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Rich Commodity Exporters

Australia and Canada used to depend a lot on resource extraction for the Australian Government. During the mid – 2000s commodities super – cycle, China absorbed new supplies of metals and energy as quickly as projects could be brought on stream, keeping global prices high. Boom towns sprung up in Western Australia to house miners and builders constructing expensive pipelines and terminals. Even last year, a mine was opened up in Queensland with then Prime Minister; Tony Abbot announcing coal was “good for humanity”.

Times are changing. Commodity prices are falling. Asia’s top imports; Iron ore, oil and coal are all trading at less than half of their prices in 2011. This is causing problems for Governments of developed nations that have relied on mining and energy sectors for growth in recent years. Growth on this segment may have slowed down but Australia is still exporting livestock in large numbers to the Asian countries according to Asialink Business, an Australian Government supported program to help Australian businesses build their Asian capabilities. As per the report which recently launched a visual piece outlining the global flow of imports into Asia, Australia exports over $1.6 Billion worth of livestock to Japan. Australia’s agriculture sector has exported around $9 Billion to China in 2014 and there are forecasts of over 43 percent global growth in demand for agricultural products to 2050. The report shows eased trading restrictions across Asia are opening further opportunities for Australian businesses and that the demand for natural resources continues to grow across Asia’s developing nations.

Investing in the mining sector may not be such a bad move for Australia as economists once predicted. That may just be moving future investment to the present, rather than boosting output overall in the long term. The oil sector, on the other hand has been on a downward spiral. For example, Shell had cut down an LPG project of at least $ 20 Billion in Queensland early January 2015.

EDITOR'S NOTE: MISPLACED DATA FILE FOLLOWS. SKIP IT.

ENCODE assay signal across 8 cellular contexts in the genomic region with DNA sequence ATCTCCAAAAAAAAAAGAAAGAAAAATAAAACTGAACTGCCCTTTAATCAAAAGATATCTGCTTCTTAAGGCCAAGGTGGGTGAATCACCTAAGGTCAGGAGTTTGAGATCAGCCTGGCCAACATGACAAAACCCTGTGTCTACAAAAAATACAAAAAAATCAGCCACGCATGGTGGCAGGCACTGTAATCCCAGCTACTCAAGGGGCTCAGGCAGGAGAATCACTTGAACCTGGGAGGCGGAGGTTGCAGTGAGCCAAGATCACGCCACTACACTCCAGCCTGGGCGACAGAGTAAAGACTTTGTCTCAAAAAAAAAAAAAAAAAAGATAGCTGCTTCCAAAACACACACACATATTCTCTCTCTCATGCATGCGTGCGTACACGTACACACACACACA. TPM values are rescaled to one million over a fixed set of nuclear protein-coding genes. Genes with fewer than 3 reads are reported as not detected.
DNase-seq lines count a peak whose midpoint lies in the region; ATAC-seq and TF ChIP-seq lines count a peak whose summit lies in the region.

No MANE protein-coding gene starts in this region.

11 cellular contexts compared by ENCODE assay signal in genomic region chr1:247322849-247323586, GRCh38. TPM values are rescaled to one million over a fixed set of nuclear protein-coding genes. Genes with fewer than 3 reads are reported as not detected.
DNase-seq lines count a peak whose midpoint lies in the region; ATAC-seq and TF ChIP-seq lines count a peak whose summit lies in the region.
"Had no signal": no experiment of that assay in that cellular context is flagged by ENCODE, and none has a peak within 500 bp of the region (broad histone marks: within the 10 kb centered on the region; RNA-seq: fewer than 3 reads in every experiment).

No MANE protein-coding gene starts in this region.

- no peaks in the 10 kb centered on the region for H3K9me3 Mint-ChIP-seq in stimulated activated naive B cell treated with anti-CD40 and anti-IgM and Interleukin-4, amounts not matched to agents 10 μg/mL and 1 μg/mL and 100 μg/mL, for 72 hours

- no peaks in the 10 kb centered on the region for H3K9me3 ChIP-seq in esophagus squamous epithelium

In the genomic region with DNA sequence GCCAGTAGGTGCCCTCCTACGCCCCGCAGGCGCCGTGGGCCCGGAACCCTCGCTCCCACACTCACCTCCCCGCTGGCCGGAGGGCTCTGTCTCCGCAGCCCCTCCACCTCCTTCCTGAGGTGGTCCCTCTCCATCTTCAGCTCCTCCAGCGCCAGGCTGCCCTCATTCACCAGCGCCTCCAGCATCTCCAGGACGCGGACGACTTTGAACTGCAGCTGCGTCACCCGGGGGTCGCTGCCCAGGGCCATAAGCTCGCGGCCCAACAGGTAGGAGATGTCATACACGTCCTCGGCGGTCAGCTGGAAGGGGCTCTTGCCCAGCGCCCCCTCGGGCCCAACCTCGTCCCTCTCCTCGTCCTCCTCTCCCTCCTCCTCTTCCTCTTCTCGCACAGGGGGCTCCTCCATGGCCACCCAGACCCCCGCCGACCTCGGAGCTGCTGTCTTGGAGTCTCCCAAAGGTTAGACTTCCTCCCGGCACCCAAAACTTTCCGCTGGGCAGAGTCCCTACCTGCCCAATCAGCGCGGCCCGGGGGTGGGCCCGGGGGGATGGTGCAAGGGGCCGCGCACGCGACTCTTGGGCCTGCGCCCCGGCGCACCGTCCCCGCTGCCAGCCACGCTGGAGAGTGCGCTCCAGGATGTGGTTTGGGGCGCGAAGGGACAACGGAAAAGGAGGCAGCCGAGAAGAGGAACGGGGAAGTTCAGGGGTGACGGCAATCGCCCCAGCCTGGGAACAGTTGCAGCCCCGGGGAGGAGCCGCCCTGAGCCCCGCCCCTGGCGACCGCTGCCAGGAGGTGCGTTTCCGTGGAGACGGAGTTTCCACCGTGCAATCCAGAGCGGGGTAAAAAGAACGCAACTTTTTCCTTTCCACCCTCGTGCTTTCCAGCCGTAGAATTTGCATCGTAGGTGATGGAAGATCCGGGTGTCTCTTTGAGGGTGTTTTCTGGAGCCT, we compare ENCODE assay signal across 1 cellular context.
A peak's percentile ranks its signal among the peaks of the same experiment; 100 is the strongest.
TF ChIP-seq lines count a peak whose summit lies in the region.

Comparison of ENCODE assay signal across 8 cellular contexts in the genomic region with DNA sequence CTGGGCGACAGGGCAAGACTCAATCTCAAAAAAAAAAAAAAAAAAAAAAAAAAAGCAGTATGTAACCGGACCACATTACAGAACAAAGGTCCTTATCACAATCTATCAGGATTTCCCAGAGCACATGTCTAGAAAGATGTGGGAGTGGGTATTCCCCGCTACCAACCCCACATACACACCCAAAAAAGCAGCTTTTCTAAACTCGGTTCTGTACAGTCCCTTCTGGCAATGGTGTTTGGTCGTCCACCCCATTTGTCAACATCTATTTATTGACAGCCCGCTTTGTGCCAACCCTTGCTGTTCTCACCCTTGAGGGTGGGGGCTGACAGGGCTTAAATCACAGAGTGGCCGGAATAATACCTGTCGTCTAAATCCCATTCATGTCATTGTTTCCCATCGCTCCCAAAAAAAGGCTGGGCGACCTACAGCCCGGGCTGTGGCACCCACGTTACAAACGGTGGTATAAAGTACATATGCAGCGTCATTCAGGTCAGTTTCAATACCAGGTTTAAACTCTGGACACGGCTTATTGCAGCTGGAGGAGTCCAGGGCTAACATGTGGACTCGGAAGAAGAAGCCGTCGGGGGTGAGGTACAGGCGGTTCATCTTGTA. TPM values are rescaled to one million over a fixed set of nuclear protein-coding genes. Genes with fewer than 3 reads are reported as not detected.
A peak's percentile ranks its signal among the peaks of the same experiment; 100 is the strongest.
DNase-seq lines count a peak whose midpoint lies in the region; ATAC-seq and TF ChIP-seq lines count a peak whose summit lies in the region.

In reaction to the slow growth, the central bank of Australia has cut interest rates with the hope of the households picking up soon. In Australia, authorities are pushing for higher consumer spending to compensate for the fall in mining investment. The Australian Reserve Bank dropped its policy rates to a record low of 2% in May of 2015 prompting more investment in real estate which prompts fear of a bubble burst. Due to good regulations in the banking sector in Australia, the effects of global financial crisis were quite mild on Australia and Canada. Households were not forced to deleverage to the extent of those in America and Europe.

The Australian workforce is gearing up to more opportunities as the investment and commodity exports to Asia increases. The report by Asia Link states that over a million jobs will be added for Australians by 2030. Australian businesses will have a wealth of high quality goods exports that will fill gaps in regional demand. Australia needs to keep identifying stronger market demand in Asia for Australia’s raw and value – added products, by carefully analyzing and understanding Asia’s diverse markets and consumers, and this holds an important key to local businesses gaining a foothold in these markets in future years as they continue to grow.

Keep following this article series to gain more in – depth information on major Asian markets and insights into the abundant opportunities in the world economies.